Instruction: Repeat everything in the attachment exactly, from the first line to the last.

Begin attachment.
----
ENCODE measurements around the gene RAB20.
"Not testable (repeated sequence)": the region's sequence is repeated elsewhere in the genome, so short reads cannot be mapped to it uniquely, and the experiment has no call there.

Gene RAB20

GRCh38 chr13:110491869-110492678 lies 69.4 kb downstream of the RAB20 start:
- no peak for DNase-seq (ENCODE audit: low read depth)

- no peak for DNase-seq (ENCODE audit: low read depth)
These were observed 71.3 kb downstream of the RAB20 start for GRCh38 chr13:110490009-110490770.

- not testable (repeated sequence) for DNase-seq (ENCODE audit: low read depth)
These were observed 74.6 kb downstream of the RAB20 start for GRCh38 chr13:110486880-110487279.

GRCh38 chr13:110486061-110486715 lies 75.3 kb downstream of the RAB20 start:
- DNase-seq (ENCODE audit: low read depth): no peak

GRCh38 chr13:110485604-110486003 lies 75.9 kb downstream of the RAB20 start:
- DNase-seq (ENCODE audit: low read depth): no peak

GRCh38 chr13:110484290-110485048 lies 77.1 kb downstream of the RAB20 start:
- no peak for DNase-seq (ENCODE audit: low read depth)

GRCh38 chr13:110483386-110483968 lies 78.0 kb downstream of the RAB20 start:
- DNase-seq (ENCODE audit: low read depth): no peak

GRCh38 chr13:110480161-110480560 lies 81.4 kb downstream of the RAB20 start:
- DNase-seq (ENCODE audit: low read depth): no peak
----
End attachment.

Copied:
ENCODE measurements around the gene RAB20.
"Not testable (repeated sequence)": the region's sequence is repeated elsewhere in the genome, so short reads cannot be mapped to it uniquely, and the experiment has no call there.

Gene RAB20

GRCh38 chr13:110491869-110492678 lies 69.4 kb downstream of the RAB20 start:
- no peak for DNase-seq (ENCODE audit: low read depth)

- no peak for DNase-seq (ENCODE audit: low read depth)
These were observed 71.3 kb downstream of the RAB20 start for GRCh38 chr13:110490009-110490770.

- not testable (repeated sequence) for DNase-seq (ENCODE audit: low read depth)
These were observed 74.6 kb downstream of the RAB20 start for GRCh38 chr13:110486880-110487279.

GRCh38 chr13:110486061-110486715 lies 75.3 kb downstream of the RAB20 start:
- DNase-seq (ENCODE audit: low read depth): no peak

GRCh38 chr13:110485604-110486003 lies 75.9 kb downstream of the RAB20 start:
- DNase-seq (ENCODE audit: low read depth): no peak

GRCh38 chr13:110484290-110485048 lies 77.1 kb downstream of the RAB20 start:
- no peak for DNase-seq (ENCODE audit: low read depth)

GRCh38 chr13:110483386-110483968 lies 78.0 kb downstream of the RAB20 start:
- DNase-seq (ENCODE audit: low read depth): no peak

GRCh38 chr13:110480161-110480560 lies 81.4 kb downstream of the RAB20 start:
- DNase-seq (ENCODE audit: low read depth): no peak